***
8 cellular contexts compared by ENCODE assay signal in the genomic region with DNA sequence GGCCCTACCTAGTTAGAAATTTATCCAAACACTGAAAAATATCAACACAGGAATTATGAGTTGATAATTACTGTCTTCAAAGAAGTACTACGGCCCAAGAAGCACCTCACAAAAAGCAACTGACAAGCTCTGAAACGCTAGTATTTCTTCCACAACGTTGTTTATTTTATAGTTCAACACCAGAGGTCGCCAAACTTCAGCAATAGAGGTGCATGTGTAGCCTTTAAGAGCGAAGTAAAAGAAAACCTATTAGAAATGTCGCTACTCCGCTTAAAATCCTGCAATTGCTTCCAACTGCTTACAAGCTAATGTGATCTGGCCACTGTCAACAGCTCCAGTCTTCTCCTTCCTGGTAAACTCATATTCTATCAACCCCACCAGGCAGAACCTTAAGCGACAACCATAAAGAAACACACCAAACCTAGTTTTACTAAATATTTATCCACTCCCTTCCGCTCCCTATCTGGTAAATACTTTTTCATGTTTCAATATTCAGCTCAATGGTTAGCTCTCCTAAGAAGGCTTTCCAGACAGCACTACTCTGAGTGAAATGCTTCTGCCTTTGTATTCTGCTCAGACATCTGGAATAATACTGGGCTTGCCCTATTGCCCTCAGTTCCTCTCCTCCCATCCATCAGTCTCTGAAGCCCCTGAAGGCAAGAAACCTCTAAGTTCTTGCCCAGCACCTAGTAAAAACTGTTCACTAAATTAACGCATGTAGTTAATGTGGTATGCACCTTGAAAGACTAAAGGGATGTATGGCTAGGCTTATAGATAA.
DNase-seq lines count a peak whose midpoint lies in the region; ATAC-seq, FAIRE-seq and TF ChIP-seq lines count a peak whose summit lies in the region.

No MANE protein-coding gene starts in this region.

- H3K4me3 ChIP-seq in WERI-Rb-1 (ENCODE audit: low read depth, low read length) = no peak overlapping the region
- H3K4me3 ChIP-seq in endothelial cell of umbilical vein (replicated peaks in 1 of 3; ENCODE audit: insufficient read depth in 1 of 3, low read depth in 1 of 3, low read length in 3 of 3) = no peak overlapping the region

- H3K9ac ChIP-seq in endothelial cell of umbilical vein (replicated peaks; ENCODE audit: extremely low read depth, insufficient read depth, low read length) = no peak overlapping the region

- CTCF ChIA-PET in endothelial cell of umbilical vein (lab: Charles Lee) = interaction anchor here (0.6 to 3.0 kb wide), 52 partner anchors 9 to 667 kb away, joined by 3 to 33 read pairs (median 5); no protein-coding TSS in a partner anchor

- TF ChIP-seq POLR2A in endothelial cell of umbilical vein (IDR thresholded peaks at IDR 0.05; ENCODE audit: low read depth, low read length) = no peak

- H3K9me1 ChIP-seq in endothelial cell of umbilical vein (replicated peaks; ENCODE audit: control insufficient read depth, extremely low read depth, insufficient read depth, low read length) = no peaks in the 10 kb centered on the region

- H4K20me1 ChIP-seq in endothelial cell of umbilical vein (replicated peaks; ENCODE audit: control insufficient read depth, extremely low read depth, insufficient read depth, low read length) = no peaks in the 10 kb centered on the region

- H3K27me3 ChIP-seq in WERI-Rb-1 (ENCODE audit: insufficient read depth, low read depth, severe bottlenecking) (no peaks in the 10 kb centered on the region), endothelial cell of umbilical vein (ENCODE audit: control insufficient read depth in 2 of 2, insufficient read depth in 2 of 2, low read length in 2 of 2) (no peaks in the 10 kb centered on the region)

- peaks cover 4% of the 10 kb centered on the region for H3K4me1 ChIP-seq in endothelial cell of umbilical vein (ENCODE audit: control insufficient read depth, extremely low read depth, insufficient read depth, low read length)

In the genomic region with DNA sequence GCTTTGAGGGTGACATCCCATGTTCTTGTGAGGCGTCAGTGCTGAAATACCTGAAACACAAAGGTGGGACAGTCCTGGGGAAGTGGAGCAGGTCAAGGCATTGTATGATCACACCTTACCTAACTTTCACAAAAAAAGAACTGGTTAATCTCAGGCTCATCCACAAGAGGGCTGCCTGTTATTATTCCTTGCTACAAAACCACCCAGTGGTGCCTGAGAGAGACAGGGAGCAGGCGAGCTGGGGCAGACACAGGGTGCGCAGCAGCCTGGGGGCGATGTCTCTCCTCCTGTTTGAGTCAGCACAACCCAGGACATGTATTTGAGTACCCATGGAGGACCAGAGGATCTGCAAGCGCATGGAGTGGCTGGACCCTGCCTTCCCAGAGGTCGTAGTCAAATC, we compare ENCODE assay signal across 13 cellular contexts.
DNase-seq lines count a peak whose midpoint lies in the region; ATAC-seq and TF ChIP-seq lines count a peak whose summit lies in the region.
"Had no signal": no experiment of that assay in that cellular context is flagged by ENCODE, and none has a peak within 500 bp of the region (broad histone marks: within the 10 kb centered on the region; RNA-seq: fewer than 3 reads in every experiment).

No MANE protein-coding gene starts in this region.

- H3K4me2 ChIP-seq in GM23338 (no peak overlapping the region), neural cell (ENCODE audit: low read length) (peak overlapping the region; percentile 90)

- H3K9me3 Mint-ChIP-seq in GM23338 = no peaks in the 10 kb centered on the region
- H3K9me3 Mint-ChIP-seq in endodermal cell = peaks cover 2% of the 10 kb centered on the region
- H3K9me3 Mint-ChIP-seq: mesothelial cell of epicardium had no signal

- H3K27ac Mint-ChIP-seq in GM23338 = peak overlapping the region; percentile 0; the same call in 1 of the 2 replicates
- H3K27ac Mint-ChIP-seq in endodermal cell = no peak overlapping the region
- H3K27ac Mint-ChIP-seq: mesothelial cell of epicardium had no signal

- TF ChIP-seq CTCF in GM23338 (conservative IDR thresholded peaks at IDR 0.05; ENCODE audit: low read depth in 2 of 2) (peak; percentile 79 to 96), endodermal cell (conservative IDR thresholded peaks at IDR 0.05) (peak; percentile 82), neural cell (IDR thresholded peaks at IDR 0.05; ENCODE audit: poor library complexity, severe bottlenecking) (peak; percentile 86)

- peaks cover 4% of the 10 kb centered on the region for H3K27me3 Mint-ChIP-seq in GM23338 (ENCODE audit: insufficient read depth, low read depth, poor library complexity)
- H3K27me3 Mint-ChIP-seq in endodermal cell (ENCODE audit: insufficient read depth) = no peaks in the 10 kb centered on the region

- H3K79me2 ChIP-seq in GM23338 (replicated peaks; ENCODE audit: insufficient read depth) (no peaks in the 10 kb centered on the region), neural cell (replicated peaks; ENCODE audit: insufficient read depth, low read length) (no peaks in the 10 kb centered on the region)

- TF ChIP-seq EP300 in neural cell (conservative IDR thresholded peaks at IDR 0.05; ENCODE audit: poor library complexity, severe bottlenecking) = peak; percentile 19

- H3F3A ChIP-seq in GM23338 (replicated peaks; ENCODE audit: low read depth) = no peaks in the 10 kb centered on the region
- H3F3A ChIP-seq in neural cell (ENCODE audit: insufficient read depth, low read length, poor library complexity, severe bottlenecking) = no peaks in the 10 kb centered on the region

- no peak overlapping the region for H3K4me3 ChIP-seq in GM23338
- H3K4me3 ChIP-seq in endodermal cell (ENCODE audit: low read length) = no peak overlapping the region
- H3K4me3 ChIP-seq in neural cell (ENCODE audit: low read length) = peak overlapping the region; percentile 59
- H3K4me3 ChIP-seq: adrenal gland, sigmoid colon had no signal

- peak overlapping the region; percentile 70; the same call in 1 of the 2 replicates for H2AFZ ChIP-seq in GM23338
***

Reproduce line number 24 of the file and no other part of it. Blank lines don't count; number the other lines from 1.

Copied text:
- TF ChIP-seq CTCF in GM23338 (conservative IDR thresholded peaks at IDR 0.05; ENCODE audit: low read depth in 2 of 2) (peak; percentile 79 to 96), endodermal cell (conservative IDR thresholded peaks at IDR 0.05) (peak; percentile 82), neural cell (IDR thresholded peaks at IDR 0.05; ENCODE audit: poor library complexity, severe bottlenecking) (peak; percentile 86)